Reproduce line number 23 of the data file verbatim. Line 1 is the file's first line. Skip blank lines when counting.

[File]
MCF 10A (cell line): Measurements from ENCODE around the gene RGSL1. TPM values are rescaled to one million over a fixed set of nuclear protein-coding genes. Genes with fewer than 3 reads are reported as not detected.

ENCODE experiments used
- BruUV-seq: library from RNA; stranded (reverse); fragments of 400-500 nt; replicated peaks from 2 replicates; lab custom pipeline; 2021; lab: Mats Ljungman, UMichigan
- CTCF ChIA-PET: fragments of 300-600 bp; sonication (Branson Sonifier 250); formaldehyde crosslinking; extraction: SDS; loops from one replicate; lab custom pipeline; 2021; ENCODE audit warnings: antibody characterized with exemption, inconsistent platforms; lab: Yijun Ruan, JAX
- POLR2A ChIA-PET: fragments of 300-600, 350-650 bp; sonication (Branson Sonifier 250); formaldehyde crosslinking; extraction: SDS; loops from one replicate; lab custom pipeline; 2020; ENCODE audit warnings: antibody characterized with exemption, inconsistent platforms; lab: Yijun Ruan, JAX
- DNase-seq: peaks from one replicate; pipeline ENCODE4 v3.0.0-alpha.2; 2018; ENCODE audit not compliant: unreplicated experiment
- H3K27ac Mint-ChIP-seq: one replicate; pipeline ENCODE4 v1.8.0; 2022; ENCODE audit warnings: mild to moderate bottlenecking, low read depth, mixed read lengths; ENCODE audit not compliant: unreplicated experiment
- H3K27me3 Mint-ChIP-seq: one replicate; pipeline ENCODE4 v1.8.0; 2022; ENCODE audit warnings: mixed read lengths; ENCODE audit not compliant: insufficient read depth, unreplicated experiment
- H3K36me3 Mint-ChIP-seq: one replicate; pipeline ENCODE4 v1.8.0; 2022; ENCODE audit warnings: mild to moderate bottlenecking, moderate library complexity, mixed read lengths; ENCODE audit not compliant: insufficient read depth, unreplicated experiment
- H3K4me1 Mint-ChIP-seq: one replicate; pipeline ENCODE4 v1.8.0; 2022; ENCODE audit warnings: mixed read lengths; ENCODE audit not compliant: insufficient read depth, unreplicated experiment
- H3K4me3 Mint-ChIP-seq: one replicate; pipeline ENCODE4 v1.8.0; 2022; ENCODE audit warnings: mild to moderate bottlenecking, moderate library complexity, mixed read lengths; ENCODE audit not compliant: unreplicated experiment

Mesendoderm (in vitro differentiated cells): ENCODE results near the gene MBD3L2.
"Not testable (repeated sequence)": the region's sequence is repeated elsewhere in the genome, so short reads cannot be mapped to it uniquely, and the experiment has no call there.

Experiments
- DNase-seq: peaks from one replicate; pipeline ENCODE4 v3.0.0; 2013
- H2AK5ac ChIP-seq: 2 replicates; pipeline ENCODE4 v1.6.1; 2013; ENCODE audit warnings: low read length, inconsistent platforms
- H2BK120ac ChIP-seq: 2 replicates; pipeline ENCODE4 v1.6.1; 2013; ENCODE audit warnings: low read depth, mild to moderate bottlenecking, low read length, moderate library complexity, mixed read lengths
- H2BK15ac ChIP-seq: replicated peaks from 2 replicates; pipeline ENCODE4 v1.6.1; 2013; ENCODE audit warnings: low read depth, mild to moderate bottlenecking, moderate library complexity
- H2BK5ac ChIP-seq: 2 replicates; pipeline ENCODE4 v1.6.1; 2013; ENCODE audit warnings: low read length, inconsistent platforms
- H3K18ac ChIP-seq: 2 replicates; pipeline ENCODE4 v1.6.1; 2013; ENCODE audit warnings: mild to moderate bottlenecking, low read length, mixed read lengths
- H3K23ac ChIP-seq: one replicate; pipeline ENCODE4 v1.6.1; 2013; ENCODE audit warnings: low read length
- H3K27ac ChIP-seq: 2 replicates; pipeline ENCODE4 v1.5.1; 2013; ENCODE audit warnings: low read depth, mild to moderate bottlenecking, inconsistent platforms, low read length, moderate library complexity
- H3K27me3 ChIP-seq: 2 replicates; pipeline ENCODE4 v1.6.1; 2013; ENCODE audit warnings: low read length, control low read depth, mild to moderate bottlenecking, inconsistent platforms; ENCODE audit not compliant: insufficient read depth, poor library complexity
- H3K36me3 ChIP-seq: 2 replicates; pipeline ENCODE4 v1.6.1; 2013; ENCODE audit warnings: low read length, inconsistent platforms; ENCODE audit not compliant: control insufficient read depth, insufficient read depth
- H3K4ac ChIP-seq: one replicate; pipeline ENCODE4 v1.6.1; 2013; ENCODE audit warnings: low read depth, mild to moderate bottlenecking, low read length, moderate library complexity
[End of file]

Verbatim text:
- H3K27me3 ChIP-seq: 2 replicates; pipeline ENCODE4 v1.6.1; 2013; ENCODE audit warnings: low read length, control low read depth, mild to moderate bottlenecking, inconsistent platforms; ENCODE audit not compliant: insufficient read depth, poor library complexity